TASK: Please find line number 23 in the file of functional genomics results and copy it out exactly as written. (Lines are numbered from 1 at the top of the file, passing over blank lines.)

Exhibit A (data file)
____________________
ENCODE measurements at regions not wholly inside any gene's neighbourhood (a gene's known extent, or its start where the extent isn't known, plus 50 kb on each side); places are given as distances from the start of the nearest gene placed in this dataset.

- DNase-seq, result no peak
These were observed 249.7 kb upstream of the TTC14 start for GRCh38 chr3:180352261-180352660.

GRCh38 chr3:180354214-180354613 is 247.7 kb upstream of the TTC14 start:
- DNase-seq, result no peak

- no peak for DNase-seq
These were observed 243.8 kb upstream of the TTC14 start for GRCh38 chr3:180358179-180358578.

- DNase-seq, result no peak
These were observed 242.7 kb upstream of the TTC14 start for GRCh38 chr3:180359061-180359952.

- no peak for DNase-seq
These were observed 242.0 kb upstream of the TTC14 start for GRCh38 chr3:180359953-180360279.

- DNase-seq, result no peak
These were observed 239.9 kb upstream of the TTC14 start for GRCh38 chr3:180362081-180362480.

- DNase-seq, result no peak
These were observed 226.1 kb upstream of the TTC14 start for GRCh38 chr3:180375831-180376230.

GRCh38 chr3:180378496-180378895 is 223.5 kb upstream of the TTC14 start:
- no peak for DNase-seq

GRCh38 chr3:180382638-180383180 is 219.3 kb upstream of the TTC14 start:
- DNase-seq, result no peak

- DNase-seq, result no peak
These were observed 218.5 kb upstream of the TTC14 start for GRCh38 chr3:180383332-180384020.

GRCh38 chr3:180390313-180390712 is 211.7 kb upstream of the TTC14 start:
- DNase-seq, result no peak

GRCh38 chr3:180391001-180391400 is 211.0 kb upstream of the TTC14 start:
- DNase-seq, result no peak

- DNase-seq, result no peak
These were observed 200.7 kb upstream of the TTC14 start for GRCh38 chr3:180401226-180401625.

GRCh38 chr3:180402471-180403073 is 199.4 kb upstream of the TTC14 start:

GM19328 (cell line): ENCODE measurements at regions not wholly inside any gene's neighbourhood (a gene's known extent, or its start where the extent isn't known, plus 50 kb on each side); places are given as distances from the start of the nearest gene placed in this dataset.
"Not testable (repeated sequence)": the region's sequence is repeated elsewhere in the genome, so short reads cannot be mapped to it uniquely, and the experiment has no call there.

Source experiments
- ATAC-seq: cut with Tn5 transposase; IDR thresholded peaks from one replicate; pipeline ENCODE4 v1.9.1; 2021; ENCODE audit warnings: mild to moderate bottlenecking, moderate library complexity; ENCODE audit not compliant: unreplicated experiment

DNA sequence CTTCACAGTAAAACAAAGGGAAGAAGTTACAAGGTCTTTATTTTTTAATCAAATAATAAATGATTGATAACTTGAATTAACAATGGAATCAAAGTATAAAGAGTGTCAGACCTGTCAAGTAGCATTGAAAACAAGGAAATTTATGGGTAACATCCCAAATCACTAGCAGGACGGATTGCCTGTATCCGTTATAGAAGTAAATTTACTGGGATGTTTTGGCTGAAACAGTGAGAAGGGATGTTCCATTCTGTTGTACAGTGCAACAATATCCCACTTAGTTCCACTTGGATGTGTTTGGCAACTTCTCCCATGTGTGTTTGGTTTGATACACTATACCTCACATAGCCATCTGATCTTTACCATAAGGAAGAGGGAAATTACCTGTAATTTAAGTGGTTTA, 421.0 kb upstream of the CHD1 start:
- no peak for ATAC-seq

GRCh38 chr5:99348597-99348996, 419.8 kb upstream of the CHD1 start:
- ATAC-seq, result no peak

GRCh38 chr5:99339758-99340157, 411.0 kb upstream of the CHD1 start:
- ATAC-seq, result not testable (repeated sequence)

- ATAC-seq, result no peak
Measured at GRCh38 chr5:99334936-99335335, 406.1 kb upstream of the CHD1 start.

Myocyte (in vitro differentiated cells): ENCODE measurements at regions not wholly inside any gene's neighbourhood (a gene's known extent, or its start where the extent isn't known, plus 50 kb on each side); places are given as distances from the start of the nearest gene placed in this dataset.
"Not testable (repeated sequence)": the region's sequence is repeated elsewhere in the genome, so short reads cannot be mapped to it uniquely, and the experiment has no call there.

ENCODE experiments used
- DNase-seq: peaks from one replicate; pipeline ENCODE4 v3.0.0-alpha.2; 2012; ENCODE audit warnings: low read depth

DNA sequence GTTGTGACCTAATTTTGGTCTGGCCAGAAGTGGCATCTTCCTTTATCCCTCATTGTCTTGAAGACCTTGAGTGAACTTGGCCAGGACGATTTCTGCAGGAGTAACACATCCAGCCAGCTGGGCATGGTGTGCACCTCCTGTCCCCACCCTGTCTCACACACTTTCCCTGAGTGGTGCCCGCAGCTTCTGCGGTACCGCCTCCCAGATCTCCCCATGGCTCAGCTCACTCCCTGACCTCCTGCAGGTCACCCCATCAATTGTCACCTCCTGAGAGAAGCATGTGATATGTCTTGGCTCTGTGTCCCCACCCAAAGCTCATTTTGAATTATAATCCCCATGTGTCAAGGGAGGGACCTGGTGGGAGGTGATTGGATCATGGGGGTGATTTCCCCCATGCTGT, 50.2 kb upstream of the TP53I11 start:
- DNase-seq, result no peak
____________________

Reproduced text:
- DNase-seq, result no peak